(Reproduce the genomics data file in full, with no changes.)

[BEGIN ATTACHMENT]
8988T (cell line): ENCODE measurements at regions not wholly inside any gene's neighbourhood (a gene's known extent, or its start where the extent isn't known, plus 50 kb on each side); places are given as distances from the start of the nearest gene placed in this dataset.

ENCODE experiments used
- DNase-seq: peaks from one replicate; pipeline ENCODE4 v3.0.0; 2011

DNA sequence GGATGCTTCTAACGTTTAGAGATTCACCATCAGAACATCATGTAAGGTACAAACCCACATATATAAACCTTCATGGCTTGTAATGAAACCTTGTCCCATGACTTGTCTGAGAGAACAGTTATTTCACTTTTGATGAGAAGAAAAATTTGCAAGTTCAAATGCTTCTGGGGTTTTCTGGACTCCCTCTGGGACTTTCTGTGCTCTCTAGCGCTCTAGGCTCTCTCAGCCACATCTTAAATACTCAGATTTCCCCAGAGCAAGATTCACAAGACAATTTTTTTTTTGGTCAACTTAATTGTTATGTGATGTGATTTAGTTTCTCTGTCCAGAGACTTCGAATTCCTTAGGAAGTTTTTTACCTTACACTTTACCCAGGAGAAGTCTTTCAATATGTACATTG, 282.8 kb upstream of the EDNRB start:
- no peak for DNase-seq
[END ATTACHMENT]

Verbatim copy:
8988T (cell line): ENCODE measurements at regions not wholly inside any gene's neighbourhood (a gene's known extent, or its start where the extent isn't known, plus 50 kb on each side); places are given as distances from the start of the nearest gene placed in this dataset.

ENCODE experiments used
- DNase-seq: peaks from one replicate; pipeline ENCODE4 v3.0.0; 2011

DNA sequence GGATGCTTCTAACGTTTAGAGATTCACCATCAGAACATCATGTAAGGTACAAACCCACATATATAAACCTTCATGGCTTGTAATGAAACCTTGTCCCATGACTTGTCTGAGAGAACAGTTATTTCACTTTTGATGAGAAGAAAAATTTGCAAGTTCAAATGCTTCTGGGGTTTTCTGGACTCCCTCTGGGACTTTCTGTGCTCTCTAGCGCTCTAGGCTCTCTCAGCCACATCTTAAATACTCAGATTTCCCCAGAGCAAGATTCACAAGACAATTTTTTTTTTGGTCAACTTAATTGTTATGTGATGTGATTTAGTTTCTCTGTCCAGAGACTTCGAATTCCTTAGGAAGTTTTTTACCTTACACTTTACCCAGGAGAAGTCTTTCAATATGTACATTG, 282.8 kb upstream of the EDNRB start:
- no peak for DNase-seq